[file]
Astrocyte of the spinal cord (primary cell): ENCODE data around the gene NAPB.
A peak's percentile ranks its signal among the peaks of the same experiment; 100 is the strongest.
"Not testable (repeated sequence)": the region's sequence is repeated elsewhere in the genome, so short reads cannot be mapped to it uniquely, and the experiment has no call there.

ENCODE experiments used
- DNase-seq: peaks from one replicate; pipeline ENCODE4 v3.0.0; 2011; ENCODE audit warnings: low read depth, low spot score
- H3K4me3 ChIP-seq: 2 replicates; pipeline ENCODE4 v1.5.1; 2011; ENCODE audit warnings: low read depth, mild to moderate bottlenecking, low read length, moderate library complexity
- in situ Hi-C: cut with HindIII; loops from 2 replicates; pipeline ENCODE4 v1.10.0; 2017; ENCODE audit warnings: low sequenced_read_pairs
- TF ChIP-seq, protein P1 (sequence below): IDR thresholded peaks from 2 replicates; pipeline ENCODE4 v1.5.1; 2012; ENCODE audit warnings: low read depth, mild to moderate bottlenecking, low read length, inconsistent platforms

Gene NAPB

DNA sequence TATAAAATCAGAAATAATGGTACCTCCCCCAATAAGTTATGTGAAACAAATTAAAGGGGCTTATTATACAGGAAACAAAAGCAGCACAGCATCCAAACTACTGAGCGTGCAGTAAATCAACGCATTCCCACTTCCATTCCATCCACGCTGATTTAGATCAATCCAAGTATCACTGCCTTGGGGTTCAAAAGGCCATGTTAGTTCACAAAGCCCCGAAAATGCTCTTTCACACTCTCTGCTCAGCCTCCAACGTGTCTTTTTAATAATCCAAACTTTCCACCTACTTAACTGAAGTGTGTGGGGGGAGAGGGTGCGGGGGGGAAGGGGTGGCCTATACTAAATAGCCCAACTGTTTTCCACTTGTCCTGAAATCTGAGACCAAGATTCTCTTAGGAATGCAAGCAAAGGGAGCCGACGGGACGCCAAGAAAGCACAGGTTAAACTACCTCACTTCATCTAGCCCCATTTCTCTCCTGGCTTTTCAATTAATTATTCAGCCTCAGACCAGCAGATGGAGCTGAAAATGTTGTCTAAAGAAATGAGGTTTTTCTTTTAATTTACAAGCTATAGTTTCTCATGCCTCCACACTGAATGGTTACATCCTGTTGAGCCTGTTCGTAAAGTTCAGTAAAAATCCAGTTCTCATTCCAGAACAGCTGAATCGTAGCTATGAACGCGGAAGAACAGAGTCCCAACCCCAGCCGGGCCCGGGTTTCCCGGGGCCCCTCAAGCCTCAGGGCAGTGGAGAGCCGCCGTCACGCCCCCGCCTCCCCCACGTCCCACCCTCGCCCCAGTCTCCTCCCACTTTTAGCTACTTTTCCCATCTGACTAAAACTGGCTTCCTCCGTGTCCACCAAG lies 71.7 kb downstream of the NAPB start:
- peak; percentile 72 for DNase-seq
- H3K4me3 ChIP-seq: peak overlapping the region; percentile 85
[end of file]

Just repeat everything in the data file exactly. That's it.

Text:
Astrocyte of the spinal cord (primary cell): ENCODE data around the gene NAPB.
A peak's percentile ranks its signal among the peaks of the same experiment; 100 is the strongest.
"Not testable (repeated sequence)": the region's sequence is repeated elsewhere in the genome, so short reads cannot be mapped to it uniquely, and the experiment has no call there.

ENCODE experiments used
- DNase-seq: peaks from one replicate; pipeline ENCODE4 v3.0.0; 2011; ENCODE audit warnings: low read depth, low spot score
- H3K4me3 ChIP-seq: 2 replicates; pipeline ENCODE4 v1.5.1; 2011; ENCODE audit warnings: low read depth, mild to moderate bottlenecking, low read length, moderate library complexity
- in situ Hi-C: cut with HindIII; loops from 2 replicates; pipeline ENCODE4 v1.10.0; 2017; ENCODE audit warnings: low sequenced_read_pairs
- TF ChIP-seq, protein P1 (sequence below): IDR thresholded peaks from 2 replicates; pipeline ENCODE4 v1.5.1; 2012; ENCODE audit warnings: low read depth, mild to moderate bottlenecking, low read length, inconsistent platforms

Gene NAPB

DNA sequence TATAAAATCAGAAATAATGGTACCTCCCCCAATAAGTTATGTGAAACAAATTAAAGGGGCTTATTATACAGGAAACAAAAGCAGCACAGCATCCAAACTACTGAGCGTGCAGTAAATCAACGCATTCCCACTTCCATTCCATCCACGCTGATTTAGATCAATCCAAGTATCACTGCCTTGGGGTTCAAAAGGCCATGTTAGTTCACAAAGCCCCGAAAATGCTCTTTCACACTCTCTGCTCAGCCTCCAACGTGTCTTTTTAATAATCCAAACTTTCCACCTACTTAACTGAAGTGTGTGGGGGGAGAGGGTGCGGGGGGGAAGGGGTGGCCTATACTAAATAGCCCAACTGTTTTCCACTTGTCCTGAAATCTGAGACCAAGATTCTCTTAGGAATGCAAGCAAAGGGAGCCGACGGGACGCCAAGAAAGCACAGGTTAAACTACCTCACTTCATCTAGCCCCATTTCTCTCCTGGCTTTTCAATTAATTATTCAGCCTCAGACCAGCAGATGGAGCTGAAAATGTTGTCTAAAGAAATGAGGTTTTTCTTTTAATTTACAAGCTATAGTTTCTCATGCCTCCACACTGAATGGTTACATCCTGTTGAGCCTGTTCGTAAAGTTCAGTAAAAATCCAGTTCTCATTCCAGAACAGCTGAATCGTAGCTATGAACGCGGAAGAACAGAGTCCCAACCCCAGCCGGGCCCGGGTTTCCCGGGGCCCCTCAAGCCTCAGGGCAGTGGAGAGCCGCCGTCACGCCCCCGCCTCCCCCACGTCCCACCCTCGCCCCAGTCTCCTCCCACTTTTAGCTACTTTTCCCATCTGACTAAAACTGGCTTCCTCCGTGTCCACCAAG lies 71.7 kb downstream of the NAPB start:
- peak; percentile 72 for DNase-seq
- H3K4me3 ChIP-seq: peak overlapping the region; percentile 85